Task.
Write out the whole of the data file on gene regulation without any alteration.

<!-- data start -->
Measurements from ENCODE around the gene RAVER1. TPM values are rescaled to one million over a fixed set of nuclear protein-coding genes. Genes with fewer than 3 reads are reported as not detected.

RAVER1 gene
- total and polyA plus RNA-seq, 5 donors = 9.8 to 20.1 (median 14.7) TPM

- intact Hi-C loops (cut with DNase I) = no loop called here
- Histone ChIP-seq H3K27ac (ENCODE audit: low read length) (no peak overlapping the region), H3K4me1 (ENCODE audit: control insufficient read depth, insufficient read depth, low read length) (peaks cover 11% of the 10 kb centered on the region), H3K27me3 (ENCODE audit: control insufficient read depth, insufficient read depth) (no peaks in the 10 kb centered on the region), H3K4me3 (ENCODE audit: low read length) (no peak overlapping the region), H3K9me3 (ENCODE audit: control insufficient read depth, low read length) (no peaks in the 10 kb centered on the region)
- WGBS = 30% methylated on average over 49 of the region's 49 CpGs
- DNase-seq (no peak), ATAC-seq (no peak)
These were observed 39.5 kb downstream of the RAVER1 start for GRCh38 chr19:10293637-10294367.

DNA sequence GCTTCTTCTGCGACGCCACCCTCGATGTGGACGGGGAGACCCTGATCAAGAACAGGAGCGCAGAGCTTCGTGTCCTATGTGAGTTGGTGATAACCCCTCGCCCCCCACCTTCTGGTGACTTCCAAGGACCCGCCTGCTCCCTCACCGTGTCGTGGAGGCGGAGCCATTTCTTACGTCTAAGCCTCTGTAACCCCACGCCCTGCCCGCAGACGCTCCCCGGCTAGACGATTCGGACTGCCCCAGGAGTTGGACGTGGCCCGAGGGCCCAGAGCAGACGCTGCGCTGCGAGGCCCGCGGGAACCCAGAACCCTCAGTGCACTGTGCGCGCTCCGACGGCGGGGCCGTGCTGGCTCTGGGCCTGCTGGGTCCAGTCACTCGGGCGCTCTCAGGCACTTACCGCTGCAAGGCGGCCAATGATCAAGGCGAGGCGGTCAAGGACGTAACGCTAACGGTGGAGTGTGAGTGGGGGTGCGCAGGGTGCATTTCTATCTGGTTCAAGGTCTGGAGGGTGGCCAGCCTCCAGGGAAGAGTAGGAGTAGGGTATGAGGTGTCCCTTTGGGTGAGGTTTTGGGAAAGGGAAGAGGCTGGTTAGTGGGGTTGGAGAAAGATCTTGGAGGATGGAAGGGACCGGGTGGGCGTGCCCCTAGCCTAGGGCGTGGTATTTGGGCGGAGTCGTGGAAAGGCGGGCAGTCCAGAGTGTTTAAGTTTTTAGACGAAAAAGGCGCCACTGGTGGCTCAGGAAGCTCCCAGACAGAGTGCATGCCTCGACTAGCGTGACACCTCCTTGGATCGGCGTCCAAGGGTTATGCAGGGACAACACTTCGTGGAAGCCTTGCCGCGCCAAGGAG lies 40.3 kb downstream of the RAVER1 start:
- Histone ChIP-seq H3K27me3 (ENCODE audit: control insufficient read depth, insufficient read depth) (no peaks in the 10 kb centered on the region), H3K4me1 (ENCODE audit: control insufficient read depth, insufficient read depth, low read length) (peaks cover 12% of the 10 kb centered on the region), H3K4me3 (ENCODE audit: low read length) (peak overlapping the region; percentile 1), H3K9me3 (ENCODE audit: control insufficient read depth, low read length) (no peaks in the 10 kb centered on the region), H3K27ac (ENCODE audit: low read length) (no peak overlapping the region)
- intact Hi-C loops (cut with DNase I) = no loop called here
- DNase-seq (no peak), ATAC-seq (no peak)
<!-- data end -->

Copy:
Measurements from ENCODE around the gene RAVER1. TPM values are rescaled to one million over a fixed set of nuclear protein-coding genes. Genes with fewer than 3 reads are reported as not detected.

RAVER1 gene
- total and polyA plus RNA-seq, 5 donors = 9.8 to 20.1 (median 14.7) TPM

- intact Hi-C loops (cut with DNase I) = no loop called here
- Histone ChIP-seq H3K27ac (ENCODE audit: low read length) (no peak overlapping the region), H3K4me1 (ENCODE audit: control insufficient read depth, insufficient read depth, low read length) (peaks cover 11% of the 10 kb centered on the region), H3K27me3 (ENCODE audit: control insufficient read depth, insufficient read depth) (no peaks in the 10 kb centered on the region), H3K4me3 (ENCODE audit: low read length) (no peak overlapping the region), H3K9me3 (ENCODE audit: control insufficient read depth, low read length) (no peaks in the 10 kb centered on the region)
- WGBS = 30% methylated on average over 49 of the region's 49 CpGs
- DNase-seq (no peak), ATAC-seq (no peak)
These were observed 39.5 kb downstream of the RAVER1 start for GRCh38 chr19:10293637-10294367.

DNA sequence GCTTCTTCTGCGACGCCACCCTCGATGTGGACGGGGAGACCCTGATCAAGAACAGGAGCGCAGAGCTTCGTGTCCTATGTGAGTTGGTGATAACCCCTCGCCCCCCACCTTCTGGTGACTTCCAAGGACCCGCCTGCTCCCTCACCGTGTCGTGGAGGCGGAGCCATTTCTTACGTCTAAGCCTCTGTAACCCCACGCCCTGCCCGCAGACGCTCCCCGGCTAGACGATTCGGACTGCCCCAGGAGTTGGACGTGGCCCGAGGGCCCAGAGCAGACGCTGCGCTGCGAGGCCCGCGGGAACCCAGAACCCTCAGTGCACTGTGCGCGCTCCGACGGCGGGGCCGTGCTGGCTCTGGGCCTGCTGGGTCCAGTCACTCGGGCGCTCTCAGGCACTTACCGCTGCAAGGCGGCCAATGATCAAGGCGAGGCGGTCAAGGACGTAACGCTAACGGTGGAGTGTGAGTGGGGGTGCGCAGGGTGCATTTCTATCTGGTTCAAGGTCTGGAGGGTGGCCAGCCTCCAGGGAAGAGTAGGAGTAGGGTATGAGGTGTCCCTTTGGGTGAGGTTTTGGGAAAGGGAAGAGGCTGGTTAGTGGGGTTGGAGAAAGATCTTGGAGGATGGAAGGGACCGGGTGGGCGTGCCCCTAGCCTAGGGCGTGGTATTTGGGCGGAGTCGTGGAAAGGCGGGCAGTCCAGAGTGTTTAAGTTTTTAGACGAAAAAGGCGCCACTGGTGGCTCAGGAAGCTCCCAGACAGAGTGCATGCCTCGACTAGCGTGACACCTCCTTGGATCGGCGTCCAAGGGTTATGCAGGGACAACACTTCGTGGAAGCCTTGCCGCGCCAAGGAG lies 40.3 kb downstream of the RAVER1 start:
- Histone ChIP-seq H3K27me3 (ENCODE audit: control insufficient read depth, insufficient read depth) (no peaks in the 10 kb centered on the region), H3K4me1 (ENCODE audit: control insufficient read depth, insufficient read depth, low read length) (peaks cover 12% of the 10 kb centered on the region), H3K4me3 (ENCODE audit: low read length) (peak overlapping the region; percentile 1), H3K9me3 (ENCODE audit: control insufficient read depth, low read length) (no peaks in the 10 kb centered on the region), H3K27ac (ENCODE audit: low read length) (no peak overlapping the region)
- intact Hi-C loops (cut with DNase I) = no loop called here
- DNase-seq (no peak), ATAC-seq (no peak)